David Levithan, Two Boys Kissing

Margaret Atwood
“A Paradox, the doughnut hole. Empty space, once, but now they've learned to market even that. A minus quantity; nothing, rendered edible. I wondered if they might be used-metaphorically, of course-to demonstrate the existence of God. Does naming a sphere of nothingness transmute it into being?”
Margaret Atwood, Der blinde Mörder

Naomi Wolf
“Is the beauty myth good to men? It hurts them by teaching them how to avoid loving women. It prevents men from actually seeing women. It does not, contrary to its own professed ideology, stimulate and gratify sexual longing. In suggesting a vision in place of a woman, it has a numbing effect, reducing all senses but the visual, and impairing even that.”
Naomi Wolf

Naomi Wolf
“Why should her lover, just because he is male, be in a position to judge her against other women? Why must she need to know her position and hate needing to, and hate knowing? Why should his reply have such exaggerated power? And it does. He does not know that what he says will affect the way she feels when they next make love. She is angry for a number of good reasons that may have nothing to do with this particular man's intentions. The exchange reminds her that, in spite of a whole fabric of carefully woven equalities, they are not equal in this way that is so crucial that its snagged thread unravels the rest.”
Naomi Wolf, The Beauty Myth

Naomi Wolf
“What are other women really thinking, feeling, experiencing, when they slip away from the gaze and culture of men?”
Naomi Wolf, The Beauty Myth

Naomi Wolf
“Our society does reward beauty on the outside over health on the inside. Women must not be blamed for choosing short-term beauty "fixes" that harm our long-term health, since our life spans are inverted under the beauty myth, and there is no great social or economic incentive for women to live a long time. A thin young woman with precancerous lungs [who smokes to stay thin] is more highly rewarded socially that a hearty old crone. Spokespeople sell women the Iron Maiden [an intrinsically unattainable standard of beauty used to punish women for their failure to achieve and conform to it]and name her "Health": if public discourse were really concerned with women's health, it would turn angrily upon this aspect of the beauty myth.”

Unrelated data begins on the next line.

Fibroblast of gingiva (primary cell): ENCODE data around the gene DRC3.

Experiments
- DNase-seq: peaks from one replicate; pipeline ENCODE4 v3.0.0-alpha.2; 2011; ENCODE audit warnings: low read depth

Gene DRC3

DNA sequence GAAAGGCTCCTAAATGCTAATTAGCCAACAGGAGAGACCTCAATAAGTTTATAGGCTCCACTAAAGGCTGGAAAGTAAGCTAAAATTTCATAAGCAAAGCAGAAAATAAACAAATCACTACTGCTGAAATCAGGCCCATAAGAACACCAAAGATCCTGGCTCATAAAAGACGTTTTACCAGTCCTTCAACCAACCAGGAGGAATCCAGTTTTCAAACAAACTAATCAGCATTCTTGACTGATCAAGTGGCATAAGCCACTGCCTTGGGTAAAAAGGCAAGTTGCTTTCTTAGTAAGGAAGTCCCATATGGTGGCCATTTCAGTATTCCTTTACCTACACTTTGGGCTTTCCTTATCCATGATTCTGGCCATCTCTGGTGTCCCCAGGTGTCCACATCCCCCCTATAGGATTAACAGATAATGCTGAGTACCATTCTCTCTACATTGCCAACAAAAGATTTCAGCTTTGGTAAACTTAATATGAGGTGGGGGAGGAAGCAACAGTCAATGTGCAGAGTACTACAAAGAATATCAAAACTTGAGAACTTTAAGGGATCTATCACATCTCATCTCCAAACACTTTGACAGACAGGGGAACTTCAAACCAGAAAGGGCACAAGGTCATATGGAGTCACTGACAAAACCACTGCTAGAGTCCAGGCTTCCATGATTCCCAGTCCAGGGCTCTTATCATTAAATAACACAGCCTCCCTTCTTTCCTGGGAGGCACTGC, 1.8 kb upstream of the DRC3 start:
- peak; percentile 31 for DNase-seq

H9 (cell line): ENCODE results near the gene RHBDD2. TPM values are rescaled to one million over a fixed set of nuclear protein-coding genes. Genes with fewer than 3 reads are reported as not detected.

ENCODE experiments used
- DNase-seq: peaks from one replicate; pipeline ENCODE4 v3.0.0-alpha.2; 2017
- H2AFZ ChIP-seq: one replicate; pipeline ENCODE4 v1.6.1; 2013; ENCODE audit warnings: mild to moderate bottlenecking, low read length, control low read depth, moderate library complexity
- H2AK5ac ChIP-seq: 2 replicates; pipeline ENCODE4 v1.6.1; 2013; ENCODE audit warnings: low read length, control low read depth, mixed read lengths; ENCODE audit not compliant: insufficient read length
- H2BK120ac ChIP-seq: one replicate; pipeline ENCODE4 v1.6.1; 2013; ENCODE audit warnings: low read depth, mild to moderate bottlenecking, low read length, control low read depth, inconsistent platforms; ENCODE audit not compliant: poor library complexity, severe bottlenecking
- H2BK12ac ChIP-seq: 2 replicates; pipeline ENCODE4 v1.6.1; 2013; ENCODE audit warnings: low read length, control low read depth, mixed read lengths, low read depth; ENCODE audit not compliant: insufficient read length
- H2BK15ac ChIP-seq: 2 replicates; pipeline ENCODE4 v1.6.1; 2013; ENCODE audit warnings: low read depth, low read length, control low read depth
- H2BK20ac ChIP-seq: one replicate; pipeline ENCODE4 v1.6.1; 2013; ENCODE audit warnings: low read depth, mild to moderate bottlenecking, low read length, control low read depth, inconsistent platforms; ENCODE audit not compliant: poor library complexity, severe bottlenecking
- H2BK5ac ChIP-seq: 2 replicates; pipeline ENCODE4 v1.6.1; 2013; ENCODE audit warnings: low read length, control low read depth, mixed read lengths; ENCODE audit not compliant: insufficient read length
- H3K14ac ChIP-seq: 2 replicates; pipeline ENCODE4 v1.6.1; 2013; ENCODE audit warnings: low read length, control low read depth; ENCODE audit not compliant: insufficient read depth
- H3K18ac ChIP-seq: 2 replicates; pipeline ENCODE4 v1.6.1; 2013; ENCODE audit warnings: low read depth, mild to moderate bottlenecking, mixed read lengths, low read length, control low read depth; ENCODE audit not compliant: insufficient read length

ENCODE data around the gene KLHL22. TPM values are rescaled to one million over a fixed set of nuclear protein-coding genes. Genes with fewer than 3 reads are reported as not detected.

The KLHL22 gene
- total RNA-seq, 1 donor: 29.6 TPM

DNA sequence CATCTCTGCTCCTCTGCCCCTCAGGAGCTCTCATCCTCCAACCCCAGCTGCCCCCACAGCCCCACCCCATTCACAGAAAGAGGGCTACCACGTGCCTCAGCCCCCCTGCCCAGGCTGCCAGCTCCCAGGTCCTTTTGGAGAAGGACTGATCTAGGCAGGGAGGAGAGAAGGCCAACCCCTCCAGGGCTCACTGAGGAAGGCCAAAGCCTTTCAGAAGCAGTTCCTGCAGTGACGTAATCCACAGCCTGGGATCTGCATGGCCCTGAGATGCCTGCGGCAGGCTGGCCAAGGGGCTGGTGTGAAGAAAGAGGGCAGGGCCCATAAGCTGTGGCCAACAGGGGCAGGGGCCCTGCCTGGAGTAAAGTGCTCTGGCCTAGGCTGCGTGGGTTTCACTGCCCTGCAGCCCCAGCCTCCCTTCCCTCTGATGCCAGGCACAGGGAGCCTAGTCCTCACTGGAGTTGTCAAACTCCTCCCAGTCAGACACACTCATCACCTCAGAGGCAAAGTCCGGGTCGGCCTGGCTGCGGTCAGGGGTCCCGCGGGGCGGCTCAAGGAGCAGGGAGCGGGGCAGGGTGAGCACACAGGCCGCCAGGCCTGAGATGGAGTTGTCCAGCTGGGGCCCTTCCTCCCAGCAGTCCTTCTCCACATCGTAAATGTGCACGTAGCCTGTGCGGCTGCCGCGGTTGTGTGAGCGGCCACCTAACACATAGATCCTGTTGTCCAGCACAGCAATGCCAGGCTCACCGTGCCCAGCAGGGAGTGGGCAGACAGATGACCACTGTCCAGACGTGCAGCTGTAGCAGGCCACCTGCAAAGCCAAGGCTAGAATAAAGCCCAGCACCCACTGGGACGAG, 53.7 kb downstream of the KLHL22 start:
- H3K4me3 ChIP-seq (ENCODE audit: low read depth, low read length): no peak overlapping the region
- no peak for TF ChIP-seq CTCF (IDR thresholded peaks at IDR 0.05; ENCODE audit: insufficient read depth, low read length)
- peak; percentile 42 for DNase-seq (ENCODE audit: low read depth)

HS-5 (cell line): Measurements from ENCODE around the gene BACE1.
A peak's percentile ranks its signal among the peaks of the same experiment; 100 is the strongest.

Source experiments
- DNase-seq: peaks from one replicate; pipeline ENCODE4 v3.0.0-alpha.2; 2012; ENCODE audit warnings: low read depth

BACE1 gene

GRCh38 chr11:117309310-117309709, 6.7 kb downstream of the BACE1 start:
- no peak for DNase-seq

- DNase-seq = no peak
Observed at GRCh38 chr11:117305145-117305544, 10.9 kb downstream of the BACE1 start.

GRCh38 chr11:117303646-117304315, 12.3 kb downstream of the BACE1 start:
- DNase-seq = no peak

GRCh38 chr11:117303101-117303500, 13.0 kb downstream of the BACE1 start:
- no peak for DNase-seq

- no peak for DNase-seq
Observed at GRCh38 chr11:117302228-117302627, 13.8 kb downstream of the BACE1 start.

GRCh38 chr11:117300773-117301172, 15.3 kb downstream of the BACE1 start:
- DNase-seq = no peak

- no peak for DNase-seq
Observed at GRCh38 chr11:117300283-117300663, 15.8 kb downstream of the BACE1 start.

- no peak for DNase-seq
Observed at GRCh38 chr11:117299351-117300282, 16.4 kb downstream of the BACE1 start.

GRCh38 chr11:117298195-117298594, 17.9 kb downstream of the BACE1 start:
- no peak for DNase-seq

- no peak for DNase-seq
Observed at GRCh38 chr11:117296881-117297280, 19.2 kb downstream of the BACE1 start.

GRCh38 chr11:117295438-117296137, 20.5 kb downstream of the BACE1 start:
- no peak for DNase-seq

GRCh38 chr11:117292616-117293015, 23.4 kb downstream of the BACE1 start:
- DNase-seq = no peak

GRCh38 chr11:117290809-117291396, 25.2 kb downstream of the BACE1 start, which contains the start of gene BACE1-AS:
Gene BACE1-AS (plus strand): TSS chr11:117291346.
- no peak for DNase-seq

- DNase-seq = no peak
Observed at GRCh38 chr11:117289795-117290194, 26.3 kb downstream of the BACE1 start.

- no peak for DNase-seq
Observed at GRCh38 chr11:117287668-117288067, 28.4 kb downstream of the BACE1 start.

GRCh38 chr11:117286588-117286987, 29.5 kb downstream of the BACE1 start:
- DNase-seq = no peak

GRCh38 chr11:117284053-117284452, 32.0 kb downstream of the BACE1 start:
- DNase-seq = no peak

Naomi Wolf, The Beauty Myth

Ken Kesey
“The secret of being a top-notch con man is being able to know what the mark wants, and how to make him think he's getting it.”
Ken Kesey, One Flew Over the Cuckoo's Nest

Naomi Wolf
“What editors are obliged to appear to say that men want from women is actually what their advertisers want from women.”
Naomi Wolf, The Beauty Myth

Naomi Wolf
“The beauty myth sets it up this way: A high rating as an art object is the most valuable tribute a woman can exact from her lover. If he appreciates her face and body because it is hers, that is next to worthless. It is very neat: The myth contrives to make women offend men by scrutinizing honest appreciation when they give it; it can make men offend women merely by giving them honest appreciation. It can manage to contaminate the sentence "You're beautiful," which is next to "I love you" in expressing a bond of regard between a woman and a man. A man cannot tell a woman that he loves to look at her without risking making her unhappy. If he never tells her, she is destined to be unhappy. And the "luckiest" woman of all, told she is loved because she's "beautiful," is often tormented because she lacks the security of being desired because she looks like who she lovably is.”
Naomi Wolf, The Beauty Myth

Naomi Wolf
“Health makes good propaganda.”
Naomi Wolf, The Beauty Myth

“Marketing is what you do when your product is no good.”
Edwin Herbert Land

Paul  Collins
“If a book cover has raised lettering, metallic lettering, or raised metallic lettering, then it is telling the reader: Hello. I am an easy-to-read work on espionage, romance, a celebrity, and/or murder. To readers who do not care for such things, this lettering tells them: Hello. I am crap.
Paul Collins, Sixpence House: Lost in a Town of Books